• Any single vehicle with a GVWR of 26,001 or more pounds, or any such vehicle towing another not in excess of 10,000 pounds.
  • Any vehicle, regardless of size, designed to transport 16 or more persons, including the driver.
  • Any vehicle required by federal regulations to be placarded while transporting hazardous materials.

DOT:

Department Of Transportation

A department of the federal executive branch responsible for the national highways and for railroad and airline safety. It also manages Amtrak, the national railroad system, and the Coast Guard.

State and Federal DOT Officers are responsible for commercial vehicle enforcement. "The truck police" you could call them.

Daniel B.'s Comment
member avatar

Jerry, you sound like you have a wonderful attitude and you are approaching it very well. You are doing great by keeping your wife on your mind. My wife used to ride with me for two months and she loved it. Your wife will eventually want to ride with you after you share your experiences with her - that's why my wife wanted to go with me. So if you think that will happen then please stay away from team driving.

And I went to Central Refrigerated, basically same training length as CR England and I can tell you that the 5 weeks with the trainer will fly by quickly so I wouldn't let it bother me too long.

But im glad you are trying to save your family, I was in the exact situation. I made almost no money and she had lost her job and we were sinking into debt with little options and the financial debt was getting between us. I'm rooting for you and I guarantee that you'll be making a "I got my own truck" post soon!

Jerry's Comment
member avatar

Daniel!

You're the one whose profile I read that really inspired me today. I was lurking around the forum, reading some of the other stories and threads and I couldn't stop. Then I saw a post you made and I checked out your profile and I thought your story was absolutely awesome.

I'm honestly to the point where I cannot handle this miserable mess I am in. I've worked from home on the internet building and maintaining websites and writing content for almost 5 years now and it's tanked to the point where I cant pay bills any longer. So, that's why I am trying to do what I am doing.

HOS:

Hours Of Service

HOS refers to the logbook hours of service regulations.
Daniel B.'s Comment
member avatar

Exactly! I know exactly how you feel man. I was working at Sams Club overnight and that job was killing me! I made very little money, never could afford even a movie ticket. I was so over that mess and I was miserable. I loved my wife and she loved me but things weren't working out. Life just wasn't what we wanted it to be. I came home at 7am from work and slept all day long then left to work again. We lived in a ghetto area and my wife was home alone at night. It was very scary. I was behind on my pg&e, smud, cell phone. I got my paycheck and paid some bills and that was it. Only reason we survived is because we opened a credit card so we put all our food on that credit card. Which rose to 2,000$!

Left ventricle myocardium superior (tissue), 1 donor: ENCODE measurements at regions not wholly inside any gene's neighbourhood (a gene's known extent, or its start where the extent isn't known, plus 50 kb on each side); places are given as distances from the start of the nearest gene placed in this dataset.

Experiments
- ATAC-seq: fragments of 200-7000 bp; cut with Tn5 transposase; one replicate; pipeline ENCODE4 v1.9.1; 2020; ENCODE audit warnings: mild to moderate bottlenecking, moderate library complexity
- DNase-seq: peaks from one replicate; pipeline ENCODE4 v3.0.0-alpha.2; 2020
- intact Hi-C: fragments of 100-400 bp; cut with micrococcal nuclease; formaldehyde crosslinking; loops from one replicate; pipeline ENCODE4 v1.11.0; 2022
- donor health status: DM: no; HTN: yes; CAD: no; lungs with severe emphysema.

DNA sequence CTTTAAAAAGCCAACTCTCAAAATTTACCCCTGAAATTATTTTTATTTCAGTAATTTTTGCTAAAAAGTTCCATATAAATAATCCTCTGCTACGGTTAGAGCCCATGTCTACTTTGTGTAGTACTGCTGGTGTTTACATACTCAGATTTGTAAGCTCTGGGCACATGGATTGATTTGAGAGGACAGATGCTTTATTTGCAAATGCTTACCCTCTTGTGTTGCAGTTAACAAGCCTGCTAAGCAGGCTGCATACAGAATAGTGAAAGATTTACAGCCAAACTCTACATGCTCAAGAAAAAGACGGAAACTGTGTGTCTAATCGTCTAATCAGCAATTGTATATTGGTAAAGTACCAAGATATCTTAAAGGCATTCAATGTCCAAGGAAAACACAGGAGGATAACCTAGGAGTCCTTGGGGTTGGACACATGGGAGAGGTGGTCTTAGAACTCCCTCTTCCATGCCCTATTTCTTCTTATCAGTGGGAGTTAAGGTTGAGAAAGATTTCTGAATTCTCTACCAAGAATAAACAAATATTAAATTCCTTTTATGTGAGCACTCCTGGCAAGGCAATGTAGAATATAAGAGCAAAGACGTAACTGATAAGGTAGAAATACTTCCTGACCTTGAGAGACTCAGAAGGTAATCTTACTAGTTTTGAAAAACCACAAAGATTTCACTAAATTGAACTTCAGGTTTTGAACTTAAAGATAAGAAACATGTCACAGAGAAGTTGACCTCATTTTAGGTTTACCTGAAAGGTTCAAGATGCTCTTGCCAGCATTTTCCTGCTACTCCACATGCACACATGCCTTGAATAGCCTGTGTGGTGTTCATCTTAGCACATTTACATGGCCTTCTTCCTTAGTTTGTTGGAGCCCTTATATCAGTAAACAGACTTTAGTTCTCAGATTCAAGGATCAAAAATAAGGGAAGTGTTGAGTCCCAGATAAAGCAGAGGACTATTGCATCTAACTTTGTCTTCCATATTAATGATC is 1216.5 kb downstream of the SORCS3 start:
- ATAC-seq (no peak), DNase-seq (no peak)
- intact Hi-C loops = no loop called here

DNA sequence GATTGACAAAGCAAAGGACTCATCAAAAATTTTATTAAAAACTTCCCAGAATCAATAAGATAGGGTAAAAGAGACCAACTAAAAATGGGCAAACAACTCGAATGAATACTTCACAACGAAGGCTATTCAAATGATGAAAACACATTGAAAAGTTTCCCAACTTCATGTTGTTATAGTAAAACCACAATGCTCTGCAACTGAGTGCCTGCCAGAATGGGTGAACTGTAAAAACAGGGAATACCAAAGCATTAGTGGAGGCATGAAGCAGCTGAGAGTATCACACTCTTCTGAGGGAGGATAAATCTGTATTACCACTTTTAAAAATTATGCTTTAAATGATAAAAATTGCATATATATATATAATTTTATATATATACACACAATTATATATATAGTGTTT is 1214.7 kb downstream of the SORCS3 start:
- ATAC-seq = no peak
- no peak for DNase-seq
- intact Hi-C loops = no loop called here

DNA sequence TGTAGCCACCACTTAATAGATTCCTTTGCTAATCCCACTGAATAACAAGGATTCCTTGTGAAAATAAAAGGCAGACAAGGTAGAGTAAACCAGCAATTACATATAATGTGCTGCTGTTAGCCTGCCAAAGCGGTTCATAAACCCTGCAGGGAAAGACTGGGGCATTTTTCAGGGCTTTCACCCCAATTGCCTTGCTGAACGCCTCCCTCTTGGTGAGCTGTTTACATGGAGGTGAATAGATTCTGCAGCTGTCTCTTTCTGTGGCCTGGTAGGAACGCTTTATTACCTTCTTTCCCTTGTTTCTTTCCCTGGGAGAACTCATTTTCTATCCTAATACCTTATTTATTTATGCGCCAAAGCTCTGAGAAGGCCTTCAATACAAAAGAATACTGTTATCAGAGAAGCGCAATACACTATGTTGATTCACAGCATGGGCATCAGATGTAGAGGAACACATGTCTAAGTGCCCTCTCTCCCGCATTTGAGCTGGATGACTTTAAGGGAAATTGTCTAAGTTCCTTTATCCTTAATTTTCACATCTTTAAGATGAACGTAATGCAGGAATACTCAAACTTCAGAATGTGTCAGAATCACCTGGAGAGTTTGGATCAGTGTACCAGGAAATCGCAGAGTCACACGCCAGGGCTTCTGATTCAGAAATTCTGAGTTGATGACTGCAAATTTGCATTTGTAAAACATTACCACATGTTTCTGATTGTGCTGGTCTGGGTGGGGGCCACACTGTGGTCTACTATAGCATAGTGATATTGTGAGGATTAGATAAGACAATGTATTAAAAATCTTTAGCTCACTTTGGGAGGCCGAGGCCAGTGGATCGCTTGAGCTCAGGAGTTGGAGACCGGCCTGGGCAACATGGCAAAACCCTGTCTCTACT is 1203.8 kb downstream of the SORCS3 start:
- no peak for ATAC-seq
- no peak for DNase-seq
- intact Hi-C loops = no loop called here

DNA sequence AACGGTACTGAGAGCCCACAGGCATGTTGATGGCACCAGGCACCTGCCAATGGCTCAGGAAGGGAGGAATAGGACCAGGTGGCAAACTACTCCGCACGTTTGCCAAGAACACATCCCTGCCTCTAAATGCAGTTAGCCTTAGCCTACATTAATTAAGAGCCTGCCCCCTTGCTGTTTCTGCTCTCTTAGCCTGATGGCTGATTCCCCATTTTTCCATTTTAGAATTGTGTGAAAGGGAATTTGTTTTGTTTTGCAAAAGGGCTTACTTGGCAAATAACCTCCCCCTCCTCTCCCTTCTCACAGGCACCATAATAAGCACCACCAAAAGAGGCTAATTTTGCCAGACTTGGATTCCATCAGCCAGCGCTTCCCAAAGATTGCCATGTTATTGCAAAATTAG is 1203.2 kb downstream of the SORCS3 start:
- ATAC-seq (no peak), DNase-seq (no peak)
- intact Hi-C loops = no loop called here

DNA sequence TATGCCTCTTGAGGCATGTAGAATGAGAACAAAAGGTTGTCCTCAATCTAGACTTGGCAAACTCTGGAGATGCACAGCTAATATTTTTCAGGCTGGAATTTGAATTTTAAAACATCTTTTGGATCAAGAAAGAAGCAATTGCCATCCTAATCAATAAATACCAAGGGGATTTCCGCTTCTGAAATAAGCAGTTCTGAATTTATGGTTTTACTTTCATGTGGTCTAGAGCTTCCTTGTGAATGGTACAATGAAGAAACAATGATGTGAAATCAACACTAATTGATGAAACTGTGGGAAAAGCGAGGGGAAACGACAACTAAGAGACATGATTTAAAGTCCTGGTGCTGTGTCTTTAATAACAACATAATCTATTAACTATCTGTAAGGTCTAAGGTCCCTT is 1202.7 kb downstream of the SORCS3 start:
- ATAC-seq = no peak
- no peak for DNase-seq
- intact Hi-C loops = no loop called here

The bottom line is that you're the man of the household, you're the husband - it's up to you to make it happen. I'm sure your wife still loves you and she feels the same way about your guys' situation. Trucking isn't an easy job but I trully believe that it will be your answer. Once you go solo you can cancel all your bills just like I did. I got rid of Comcast, smud, pg&e, rent, everything! And basically just play "catch up" like I'm currently doing. If you drive hard and have a good dispatcher you'll make good money. You'll do a lot of sightseeing which will bring both of us closer together. My wife was my "secretary", she handled all the paperwork and handled the shippers and recievers. They are extra nice to a female, it was a HUGE advantage.

I gotta say though, the path to getting your CDL and then your own truck isn't an easy one. It's the toughest thing I've ever done in my life. But you have the inspirationand there's no doubt in my mind that you can't do it. As long as your wife will be ok to not see you for a while you go through orientation and training.

Best of luck to you sir. Any questions or concerns you may have please either message me or make a topic. We are here to help!

CDL:

Commercial Driver's License (CDL)

A CDL is required to drive any of the following vehicles:

  • Any combination of vehicles with a gross combined weight rating (GCWR) of 26,001 or more pounds, providing the gross vehicle weight rating (GVWR) of the vehicle being towed is in excess of 10,000 pounds.
  • Any single vehicle with a GVWR of 26,001 or more pounds, or any such vehicle towing another not in excess of 10,000 pounds.